Washington state lists Puget Sound orcas as endangered
“This may be a step toward some significant changes,” said David Bain, an affiliate assistant professor of psychology at the University of Washington who has been researching local whales for 25 years. “One of the reasons killer whales have been troubled is that food supply has been depleted. The state has a major role to play in salmon.”
The Washington Fish and Wildlife Commission, a nine-member citizens panel that sets policy for the Department of Fish and Wildlife, voted unanimously Saturday in Spokane to approve the listing.
The agency made a recommendation for the listing last month based on a status report indicating the population of “southern residents” in Puget Sound and nearby waters has declined 18 percent since 1995.
The “southern residents” in the inland marine waters off Washington state and British Columbia include 84 orcas — down from a historical high of more than 120 in the 1960s.
A state listing would trigger a recovery plan that would guide efforts to protect the killer whales. Southern resident orcas are listed as “depleted” under the U.S. Marine Mammal Protection Act, which also requires a recovery plan for the species.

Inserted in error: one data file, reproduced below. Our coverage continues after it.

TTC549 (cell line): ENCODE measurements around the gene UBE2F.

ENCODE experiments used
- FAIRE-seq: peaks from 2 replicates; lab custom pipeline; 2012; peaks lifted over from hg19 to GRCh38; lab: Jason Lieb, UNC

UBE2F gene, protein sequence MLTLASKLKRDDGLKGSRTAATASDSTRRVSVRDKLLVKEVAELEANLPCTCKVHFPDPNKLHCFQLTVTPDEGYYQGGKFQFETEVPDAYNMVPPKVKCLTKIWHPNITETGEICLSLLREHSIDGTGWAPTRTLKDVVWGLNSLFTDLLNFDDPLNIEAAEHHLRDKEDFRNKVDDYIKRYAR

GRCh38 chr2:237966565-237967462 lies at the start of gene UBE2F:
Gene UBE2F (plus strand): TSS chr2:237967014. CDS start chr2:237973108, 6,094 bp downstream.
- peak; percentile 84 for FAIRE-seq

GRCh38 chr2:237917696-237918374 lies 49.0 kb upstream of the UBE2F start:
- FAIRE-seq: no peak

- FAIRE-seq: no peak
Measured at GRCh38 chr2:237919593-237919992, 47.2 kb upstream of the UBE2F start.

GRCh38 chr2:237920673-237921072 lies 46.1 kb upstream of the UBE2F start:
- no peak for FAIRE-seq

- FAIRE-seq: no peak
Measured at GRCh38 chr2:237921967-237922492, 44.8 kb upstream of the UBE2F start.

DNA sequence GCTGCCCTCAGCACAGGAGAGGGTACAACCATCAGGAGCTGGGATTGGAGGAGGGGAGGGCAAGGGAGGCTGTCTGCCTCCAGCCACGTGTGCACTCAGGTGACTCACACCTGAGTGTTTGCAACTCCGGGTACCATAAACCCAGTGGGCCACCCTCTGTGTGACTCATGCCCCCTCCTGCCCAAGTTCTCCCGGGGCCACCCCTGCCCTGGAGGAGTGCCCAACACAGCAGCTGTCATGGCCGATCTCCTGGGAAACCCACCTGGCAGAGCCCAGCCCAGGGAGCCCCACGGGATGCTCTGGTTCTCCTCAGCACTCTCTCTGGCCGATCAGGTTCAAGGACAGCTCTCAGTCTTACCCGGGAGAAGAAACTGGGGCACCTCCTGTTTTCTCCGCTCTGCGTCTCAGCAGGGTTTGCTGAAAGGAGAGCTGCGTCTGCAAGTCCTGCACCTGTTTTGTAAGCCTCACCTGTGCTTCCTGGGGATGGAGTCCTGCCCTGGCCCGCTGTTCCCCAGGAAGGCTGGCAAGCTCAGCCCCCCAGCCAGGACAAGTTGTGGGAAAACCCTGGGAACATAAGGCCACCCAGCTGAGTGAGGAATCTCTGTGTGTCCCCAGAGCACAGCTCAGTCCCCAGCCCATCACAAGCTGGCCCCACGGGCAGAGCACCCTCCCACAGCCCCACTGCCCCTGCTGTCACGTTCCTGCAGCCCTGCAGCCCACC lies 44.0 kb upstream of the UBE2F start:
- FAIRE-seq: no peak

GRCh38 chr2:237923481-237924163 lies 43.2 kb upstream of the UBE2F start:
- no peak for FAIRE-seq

A decision by the U.S. National Marine Fisheries Service to grant the orcas federal endangered status remains in limbo.
“It’s critical that the federal government looks into this and that they don’t just blow it off,” said Russ Cahill, a Fish and Wildlife commissioner. “This is the major flag that waves over the Puget Sound.”
NMFS in 2002 ruled that southern residents did not warrant Endangered Species Act protection because they were not a “significant population segment.”
In December, U.S. District Judge Robert Lasnik ruled the agency had ignored available science in making its listing decision and ordered it to reconsider.
A “listing under the federal Endangered Species Act would be much
more significant,” Bain said. “The fact that Washington state and
Canadian government has already listed increases the chances that
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